Stanford students build an app that changes accents: Founded by Serebryakov, Andrés Pérez Soderi, and Shawn Zhang, the app came to life last year and was called Sanas, which changes the accent of people in real-time. BBC reports that the name was given so it can be pronounced easily in different languages, in an effort to highlight their “global mission and wish to bring people closer together.”
The three founders are from Russia, China, and Venezuela, and have struggled with accent difficulties. Serebryakov said, “We all come from international backgrounds. We’ve seen firsthand how people treat you differently just because of the way you speak.”
Zhang’s mother still feels embarrassed speaking to a cashier in a store who has her son speak for her. He said. “That’s one reason I joined Max and Andrés in building this company, trying to help out those people who think their voices aren’t being heard as much as their accents.”
Serebryakov believes that companies today are trying to erase accents, even though accents and identities are closely linked together. “We allow people to not have to change the way they speak to hold a position, to hold a job. Identity and accents are critical. They’re intertwined. You never want someone to change their accent just to satisfy someone, ” he says.
Sanas can convert English to and from, American, Australian, British, Filipino, Indian and Spanish accents. They easily add a new accent into the system by training a neural network with audio recordings, given by professional actors and other kinds of data, and processing it over several weeks.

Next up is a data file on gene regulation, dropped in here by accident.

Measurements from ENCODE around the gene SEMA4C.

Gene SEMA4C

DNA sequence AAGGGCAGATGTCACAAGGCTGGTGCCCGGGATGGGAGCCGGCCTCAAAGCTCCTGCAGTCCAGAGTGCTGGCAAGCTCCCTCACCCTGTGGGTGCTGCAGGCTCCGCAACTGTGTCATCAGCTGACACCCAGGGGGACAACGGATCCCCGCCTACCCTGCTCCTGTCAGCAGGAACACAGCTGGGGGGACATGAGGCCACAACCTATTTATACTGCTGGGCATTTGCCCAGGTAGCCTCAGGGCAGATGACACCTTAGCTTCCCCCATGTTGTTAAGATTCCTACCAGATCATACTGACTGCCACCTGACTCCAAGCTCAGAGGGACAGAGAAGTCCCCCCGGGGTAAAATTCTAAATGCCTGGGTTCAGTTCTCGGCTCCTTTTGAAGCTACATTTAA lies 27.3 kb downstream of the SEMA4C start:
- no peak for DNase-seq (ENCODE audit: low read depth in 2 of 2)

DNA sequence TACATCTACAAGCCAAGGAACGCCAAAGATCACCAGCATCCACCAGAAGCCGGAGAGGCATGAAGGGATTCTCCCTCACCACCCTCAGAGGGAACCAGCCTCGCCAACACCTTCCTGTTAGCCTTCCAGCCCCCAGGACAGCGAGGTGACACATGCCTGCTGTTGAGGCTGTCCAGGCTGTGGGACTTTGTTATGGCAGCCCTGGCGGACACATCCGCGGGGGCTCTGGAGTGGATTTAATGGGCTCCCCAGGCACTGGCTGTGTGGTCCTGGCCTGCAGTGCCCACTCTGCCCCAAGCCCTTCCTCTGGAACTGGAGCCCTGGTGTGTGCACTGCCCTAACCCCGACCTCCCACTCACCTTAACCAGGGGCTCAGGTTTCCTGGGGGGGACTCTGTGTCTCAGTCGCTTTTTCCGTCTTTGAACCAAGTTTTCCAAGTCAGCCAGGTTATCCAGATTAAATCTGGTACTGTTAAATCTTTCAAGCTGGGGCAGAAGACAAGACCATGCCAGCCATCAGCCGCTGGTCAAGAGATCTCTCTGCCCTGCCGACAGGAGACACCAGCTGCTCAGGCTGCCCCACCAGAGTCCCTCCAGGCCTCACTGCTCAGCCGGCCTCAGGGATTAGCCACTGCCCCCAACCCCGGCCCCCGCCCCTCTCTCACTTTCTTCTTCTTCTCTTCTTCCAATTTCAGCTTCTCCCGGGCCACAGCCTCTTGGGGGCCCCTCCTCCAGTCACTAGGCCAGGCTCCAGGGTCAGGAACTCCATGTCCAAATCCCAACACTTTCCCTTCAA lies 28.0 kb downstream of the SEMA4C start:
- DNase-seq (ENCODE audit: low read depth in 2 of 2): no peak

Pérez says that “the accent changes, but intonation is maintained. We’re continuing to work on how to make the outcome as natural and as emotive and exciting as possible.”
Earlier this year, their company earned an investment of $5.5 million for their future plans with this app. The app is still isn’t available in Play Store yet and neither shows up on phones. The founders say that they have been working with large call centers and outsourcing their, slowly rolling it out to individual users to refine the technology and ensure security.
Santa has big plans in helping doctor-patient communication, helping people learn languages, improving dubbing in films, and helping voice assistants at home recognize commands in different accents.